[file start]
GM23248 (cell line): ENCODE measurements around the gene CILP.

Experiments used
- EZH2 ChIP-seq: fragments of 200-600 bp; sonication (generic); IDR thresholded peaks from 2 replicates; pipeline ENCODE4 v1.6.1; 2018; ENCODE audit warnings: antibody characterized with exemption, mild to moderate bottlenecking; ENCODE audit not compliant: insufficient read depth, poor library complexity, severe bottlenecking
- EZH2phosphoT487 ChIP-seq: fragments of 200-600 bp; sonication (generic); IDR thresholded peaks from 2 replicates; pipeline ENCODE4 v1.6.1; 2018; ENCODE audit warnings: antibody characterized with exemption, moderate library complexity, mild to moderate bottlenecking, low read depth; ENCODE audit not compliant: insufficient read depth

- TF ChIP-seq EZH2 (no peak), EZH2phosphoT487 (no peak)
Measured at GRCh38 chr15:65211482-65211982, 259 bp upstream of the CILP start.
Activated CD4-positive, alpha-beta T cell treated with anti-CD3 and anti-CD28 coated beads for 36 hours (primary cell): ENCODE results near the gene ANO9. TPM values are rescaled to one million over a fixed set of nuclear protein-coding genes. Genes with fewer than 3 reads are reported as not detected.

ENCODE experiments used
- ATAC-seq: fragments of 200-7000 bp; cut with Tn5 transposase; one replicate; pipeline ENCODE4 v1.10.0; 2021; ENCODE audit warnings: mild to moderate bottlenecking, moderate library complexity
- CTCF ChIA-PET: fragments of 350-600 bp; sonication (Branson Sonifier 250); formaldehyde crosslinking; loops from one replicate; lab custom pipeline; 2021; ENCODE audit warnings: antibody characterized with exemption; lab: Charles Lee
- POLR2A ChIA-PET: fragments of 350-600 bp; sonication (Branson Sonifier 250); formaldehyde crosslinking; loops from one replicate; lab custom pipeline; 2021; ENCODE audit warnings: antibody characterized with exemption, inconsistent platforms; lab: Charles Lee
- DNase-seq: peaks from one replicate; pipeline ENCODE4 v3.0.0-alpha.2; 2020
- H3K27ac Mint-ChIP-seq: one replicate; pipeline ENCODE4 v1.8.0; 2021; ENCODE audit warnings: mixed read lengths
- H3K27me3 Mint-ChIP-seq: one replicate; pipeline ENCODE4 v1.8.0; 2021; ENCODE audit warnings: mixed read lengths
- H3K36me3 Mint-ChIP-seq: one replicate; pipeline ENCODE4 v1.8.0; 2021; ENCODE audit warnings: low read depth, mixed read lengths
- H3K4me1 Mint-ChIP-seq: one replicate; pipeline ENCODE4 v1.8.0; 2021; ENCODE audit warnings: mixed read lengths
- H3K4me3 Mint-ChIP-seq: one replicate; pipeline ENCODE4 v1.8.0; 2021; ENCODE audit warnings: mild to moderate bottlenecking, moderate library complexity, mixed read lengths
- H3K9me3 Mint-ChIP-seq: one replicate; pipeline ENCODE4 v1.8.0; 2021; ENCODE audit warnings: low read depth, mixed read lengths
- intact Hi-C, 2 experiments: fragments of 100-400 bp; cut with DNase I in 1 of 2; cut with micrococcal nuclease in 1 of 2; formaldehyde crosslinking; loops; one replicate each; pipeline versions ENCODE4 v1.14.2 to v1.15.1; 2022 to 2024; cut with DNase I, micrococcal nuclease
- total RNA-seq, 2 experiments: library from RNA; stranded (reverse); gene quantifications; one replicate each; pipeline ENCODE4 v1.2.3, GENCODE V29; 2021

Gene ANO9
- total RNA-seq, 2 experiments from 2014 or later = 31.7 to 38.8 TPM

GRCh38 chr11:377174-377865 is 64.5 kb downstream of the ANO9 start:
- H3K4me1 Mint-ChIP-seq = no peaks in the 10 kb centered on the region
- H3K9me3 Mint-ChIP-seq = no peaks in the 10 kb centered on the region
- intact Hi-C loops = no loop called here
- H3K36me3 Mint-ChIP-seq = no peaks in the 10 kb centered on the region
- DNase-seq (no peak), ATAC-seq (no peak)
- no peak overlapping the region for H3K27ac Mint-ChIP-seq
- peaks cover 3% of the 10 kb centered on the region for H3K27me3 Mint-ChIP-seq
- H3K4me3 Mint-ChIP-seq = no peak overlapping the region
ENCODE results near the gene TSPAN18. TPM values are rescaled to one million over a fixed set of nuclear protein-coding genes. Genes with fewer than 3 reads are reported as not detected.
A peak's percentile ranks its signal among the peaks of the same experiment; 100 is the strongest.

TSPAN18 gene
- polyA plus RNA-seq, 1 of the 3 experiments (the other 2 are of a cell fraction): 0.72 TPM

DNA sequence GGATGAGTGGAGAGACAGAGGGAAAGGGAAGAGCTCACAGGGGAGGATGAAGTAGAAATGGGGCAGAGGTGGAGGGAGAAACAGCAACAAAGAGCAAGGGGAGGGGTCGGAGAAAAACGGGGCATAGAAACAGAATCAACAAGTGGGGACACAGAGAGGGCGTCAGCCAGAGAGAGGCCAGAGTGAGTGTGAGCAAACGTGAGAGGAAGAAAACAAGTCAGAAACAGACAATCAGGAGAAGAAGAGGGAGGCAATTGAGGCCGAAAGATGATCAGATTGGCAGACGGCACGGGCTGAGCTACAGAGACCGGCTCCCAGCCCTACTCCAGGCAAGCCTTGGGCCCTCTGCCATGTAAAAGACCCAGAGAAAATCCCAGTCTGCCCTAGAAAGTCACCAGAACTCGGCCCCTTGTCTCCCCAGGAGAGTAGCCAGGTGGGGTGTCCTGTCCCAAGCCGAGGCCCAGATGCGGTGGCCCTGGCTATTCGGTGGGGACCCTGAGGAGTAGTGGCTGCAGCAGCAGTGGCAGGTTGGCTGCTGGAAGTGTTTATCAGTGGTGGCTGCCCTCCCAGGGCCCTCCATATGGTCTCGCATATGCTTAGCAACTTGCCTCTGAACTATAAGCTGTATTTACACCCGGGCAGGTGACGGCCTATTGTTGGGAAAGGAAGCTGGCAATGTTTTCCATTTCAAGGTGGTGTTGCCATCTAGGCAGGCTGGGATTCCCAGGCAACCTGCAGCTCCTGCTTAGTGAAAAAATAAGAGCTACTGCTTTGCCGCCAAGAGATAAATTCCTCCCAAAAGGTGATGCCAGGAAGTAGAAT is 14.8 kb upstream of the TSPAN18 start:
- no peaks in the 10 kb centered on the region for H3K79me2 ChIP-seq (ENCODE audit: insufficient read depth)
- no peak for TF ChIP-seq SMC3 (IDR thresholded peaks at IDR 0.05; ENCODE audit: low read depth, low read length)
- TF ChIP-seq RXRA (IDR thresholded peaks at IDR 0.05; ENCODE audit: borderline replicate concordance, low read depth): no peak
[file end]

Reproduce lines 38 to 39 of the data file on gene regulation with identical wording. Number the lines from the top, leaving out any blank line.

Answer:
- no peak for TF ChIP-seq SMC3 (IDR thresholded peaks at IDR 0.05; ENCODE audit: low read depth, low read length)
- TF ChIP-seq RXRA (IDR thresholded peaks at IDR 0.05; ENCODE audit: borderline replicate concordance, low read depth): no peak